activity was determined using a Clark-type electrode to measure light-dependent 0, production from the agarentrapped C. reinhardtii cells (ten beads) into 1.5 ml of 20 mu Tricine-NaOH-buffered culture medium p&l 7.5. The measurements were made at 25°C under saturating white light illumination (1,500 p_E mm2 s-l). The respiratory activity was determined by measuring the 0, uptake in the dark by the immobilized cells under the conditions described above.

Analytical

determinations

Chlorophyll was determined by extracting the free cells with acetone. For immobilized cells, the beads wdre extracted with ac-

0141-0229/97/$17.00 PII SOl41-0229(96)00223-2

Papers etone overnight. After removing the nonextracted material, the

absorbance at 652 nm was determined in the supematant (E = 34.5 mg ml-’ cm-‘). Further details are in Vilchez et ~1.~

A

Cell counting The sample was prepared treating 1 ml cell suspension with ethyl alcohol (50 ~1). The counting plate (Neubauer chamber) was filled with the cell preparation and the number of cells was determined using a Nikon 102 optical microscope. Sample preparation

for SEM

The beads were prepared as described by Van Neerven et aL6 The beads were washed for 10 min in 0.1 M Na-cacodylate buffer pH 7.3. The first fixation was performed in the same buffer containing 2% (w/v) glutaraldehyde for 3 h. The beads were then washed in the buffer for more than 1 day prior to dehydration in a series of gradually increasing ethanol concentrations: 10, 20,30,40,50,60, 70, 80, 90, and two times 100%. Each step was allowed to equili-

brate for 10 min. The beads were dried using the CO, critical point drying technique. Thin sections of gel were prepared with a knife blade and coated with gold. The sections were then observed with a scanning electron microscope (Hitachi HHS-2R).

Results and discussion Biological

viability of immobilized

C reinhardtii

cells

The chlorophyll content in the beads shows a lag during the first day of growth (about 15 kg Chl g-’ gel), but increased rapidly up to a maximum value of 90 pg Chl g-’ gel during the exponential growth phase and remained stable in the stationary phase of growth. Free cells in the culture medium were perceptible after the second day of growth. They increased linearly with time (Figure IA). The cell release rate to the medium was constant in the stationary growth phase. This indicated the generation of new cells in the beads and the subsequent release of the oldest ones. Free cells appearing in the culture medium were grown in new medium with nutrients. They showed a very low growth rate; this indicated that they could hardly divide themselves. It is evident that most of the free cells appearing in the medium come from the growth of immobilized cells. All incubations were performed under sterilization conditions, thereby avoiding bacterial contamination. On the other hand, the photosynthetic activity of the immobilized cells decreased with time until a constant value (80%) at the stationary phase of growth (Figure 1B) was obtained. This may be due to the shading effect and diffusion limitations for the release of 0, when cells are growing in the beads.4 The respiratory activity was constant during the experiment, thereby indicating cell viability. These data suggest that after the sixth day of growth, a dynamic equilibrium was reached in the beads which is characterized by a good biological viability of immobilized cells, a constant number of cells in the beads, and a continuous release at constant rate of free cells to the medium. Distribution growth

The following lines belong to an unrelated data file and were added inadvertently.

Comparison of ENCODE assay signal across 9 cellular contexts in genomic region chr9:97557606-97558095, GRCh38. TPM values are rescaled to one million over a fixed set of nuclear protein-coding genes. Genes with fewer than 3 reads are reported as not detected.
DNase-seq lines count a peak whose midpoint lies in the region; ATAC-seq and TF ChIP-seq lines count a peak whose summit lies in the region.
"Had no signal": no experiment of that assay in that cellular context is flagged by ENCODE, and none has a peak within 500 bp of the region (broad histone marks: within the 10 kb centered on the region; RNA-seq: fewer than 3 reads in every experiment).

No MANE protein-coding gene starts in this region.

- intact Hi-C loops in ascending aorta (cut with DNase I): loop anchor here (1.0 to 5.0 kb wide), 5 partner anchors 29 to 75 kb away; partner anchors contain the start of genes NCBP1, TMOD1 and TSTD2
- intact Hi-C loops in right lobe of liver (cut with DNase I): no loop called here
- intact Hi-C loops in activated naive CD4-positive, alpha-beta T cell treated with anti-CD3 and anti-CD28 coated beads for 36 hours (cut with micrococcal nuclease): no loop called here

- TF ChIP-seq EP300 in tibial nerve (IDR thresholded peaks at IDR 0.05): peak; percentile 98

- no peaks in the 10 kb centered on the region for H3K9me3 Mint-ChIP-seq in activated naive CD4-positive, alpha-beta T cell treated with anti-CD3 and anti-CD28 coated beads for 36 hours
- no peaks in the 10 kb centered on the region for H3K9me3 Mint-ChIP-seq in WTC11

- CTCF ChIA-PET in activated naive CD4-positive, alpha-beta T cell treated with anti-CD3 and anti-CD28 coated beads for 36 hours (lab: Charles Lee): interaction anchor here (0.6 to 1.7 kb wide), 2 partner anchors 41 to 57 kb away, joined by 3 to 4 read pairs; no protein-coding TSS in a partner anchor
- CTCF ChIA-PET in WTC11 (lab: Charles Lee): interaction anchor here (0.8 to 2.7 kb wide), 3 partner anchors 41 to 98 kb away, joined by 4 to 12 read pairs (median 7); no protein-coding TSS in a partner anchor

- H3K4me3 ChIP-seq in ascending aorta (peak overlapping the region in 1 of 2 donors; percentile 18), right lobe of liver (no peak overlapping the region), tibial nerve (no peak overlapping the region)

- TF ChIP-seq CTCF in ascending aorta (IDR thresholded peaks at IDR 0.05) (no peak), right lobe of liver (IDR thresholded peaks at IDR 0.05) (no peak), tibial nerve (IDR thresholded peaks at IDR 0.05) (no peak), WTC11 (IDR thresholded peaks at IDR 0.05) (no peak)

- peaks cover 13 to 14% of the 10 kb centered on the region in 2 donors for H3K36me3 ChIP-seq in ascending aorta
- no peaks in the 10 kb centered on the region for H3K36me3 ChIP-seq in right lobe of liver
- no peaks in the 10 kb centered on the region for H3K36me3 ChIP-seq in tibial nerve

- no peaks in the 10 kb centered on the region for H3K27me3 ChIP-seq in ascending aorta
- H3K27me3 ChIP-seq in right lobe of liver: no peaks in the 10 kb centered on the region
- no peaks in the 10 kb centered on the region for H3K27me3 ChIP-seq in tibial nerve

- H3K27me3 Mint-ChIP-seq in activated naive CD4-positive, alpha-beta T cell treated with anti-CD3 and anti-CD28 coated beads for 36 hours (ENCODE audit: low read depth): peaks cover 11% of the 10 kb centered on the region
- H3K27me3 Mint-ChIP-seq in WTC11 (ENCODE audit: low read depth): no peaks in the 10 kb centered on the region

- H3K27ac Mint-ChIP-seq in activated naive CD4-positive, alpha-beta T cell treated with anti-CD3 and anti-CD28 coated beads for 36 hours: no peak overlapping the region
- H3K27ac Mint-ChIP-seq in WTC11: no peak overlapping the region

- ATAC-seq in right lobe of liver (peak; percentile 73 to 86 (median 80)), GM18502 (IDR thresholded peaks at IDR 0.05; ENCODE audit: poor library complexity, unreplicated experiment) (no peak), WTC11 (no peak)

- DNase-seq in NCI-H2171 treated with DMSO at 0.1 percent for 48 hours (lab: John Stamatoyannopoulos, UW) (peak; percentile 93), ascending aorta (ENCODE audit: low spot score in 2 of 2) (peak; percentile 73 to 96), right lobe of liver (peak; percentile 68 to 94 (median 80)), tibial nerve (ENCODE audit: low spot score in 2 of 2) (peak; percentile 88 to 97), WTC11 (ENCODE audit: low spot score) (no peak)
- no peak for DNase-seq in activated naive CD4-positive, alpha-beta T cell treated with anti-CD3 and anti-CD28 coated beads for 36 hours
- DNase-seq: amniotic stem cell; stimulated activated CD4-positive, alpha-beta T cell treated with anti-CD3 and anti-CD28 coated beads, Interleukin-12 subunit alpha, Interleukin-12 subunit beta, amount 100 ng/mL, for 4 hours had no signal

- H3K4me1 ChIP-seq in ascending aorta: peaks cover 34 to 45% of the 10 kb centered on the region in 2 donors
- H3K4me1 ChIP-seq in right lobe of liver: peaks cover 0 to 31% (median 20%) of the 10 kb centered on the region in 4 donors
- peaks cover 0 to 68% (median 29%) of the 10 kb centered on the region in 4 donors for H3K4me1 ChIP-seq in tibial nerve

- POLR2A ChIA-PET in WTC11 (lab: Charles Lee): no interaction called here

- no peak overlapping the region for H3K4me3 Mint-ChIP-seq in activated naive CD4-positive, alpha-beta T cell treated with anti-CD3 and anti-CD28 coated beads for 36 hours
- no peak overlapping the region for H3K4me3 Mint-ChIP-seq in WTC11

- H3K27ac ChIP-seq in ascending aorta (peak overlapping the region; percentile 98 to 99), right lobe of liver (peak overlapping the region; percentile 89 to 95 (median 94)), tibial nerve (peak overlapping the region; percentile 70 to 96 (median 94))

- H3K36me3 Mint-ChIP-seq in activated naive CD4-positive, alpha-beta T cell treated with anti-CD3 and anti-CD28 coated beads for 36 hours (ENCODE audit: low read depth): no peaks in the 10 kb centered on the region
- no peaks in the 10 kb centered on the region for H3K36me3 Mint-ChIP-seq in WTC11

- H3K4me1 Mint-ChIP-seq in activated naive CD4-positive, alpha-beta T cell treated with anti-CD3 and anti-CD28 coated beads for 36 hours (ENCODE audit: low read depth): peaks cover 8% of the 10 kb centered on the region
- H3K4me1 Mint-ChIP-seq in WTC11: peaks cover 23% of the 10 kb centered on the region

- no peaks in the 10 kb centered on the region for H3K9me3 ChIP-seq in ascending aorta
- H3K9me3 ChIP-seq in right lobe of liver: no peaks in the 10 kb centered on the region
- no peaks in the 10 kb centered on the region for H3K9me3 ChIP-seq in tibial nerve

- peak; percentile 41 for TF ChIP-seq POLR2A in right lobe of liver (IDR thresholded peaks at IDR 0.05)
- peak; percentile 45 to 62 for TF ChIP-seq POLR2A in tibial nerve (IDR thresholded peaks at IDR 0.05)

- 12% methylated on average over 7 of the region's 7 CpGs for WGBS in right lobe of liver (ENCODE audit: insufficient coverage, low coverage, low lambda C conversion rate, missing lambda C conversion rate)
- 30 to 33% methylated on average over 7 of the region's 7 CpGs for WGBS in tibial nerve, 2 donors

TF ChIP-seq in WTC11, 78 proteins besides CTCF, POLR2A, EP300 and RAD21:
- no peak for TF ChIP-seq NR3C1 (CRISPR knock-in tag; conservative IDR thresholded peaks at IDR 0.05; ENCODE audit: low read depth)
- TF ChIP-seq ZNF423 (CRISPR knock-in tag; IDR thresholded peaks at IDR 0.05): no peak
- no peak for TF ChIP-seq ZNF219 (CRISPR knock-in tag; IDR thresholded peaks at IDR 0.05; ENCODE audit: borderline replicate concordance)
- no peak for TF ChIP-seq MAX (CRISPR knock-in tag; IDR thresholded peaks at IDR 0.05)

of microalga

cells in gel beads with

Apparently the cell distribution in the gel bead stays uniform just after immobilization was performed. The cells are sparsely located at the surface of the gel beads (Figure 2A). After three days of growth, the biomass was concentrated close to the surface of the beads which showed a bumpy 46